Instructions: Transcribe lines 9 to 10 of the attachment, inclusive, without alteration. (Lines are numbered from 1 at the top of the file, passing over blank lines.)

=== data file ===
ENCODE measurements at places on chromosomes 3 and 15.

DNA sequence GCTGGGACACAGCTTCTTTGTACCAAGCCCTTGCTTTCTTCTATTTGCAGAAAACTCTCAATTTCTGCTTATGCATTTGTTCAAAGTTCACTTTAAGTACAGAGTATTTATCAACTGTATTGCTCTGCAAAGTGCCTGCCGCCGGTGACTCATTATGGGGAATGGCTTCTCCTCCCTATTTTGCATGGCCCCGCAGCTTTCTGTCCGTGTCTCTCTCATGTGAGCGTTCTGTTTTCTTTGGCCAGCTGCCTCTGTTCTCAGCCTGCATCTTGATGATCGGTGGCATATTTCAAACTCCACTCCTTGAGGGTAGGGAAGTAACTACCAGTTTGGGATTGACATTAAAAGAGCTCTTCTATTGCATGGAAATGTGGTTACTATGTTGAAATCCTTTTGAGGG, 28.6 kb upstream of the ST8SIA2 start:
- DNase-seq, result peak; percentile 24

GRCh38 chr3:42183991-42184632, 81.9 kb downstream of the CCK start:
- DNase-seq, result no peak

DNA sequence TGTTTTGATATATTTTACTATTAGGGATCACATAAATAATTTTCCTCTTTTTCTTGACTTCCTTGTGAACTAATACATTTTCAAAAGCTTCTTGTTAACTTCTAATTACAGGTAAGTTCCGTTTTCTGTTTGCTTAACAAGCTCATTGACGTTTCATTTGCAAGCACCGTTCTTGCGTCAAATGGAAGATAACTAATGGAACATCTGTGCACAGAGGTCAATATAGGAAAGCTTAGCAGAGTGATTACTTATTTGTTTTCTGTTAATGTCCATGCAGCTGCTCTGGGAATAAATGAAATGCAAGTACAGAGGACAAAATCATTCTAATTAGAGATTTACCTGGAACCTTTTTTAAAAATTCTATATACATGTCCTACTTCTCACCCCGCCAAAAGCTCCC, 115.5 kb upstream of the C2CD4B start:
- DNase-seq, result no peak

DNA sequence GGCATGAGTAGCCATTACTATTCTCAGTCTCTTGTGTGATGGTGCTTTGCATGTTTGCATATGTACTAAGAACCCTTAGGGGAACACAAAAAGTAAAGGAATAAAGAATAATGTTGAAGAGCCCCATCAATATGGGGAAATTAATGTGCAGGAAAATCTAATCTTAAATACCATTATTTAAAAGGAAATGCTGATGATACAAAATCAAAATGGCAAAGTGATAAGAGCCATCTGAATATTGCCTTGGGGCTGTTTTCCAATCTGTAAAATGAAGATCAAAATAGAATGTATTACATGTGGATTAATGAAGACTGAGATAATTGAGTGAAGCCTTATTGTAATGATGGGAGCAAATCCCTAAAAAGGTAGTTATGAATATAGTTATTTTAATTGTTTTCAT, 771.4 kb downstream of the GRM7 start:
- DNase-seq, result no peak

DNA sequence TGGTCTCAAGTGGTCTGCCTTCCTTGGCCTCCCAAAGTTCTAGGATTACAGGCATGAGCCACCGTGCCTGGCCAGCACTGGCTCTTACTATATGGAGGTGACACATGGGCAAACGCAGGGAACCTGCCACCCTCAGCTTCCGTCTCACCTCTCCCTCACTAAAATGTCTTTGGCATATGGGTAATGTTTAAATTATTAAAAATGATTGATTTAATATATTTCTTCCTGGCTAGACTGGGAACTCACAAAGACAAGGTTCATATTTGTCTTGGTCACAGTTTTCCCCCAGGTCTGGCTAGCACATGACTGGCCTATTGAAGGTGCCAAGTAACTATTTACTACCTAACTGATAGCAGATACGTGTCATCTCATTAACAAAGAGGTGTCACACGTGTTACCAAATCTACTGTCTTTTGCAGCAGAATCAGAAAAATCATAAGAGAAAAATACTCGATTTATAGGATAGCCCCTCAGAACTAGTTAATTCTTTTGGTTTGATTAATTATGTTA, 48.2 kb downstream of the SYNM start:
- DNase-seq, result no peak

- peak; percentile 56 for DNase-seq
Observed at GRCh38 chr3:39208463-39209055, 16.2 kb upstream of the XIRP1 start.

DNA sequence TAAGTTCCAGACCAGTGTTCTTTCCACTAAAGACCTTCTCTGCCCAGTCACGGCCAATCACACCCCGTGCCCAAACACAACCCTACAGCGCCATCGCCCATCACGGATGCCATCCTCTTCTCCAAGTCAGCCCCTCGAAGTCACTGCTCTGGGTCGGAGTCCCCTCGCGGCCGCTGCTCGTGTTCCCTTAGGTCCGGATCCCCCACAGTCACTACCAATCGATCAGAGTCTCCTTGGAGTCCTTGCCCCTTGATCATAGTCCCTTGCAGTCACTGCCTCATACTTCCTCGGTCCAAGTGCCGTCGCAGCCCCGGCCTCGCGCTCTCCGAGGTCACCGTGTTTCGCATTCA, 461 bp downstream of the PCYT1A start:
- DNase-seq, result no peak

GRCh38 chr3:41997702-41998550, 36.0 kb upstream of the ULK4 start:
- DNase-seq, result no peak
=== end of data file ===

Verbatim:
- DNase-seq, result no peak

DNA sequence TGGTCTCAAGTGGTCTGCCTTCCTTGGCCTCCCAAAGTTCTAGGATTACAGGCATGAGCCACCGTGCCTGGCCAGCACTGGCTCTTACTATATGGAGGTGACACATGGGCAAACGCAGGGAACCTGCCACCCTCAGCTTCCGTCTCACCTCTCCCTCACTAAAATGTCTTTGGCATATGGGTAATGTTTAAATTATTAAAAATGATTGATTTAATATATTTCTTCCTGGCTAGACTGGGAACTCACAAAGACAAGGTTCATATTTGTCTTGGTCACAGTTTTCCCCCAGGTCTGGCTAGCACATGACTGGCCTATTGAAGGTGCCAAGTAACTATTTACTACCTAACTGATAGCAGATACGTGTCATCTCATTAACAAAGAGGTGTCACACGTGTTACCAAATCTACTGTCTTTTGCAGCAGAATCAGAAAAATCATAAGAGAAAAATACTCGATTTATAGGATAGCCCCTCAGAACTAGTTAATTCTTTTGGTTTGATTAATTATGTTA, 48.2 kb downstream of the SYNM start: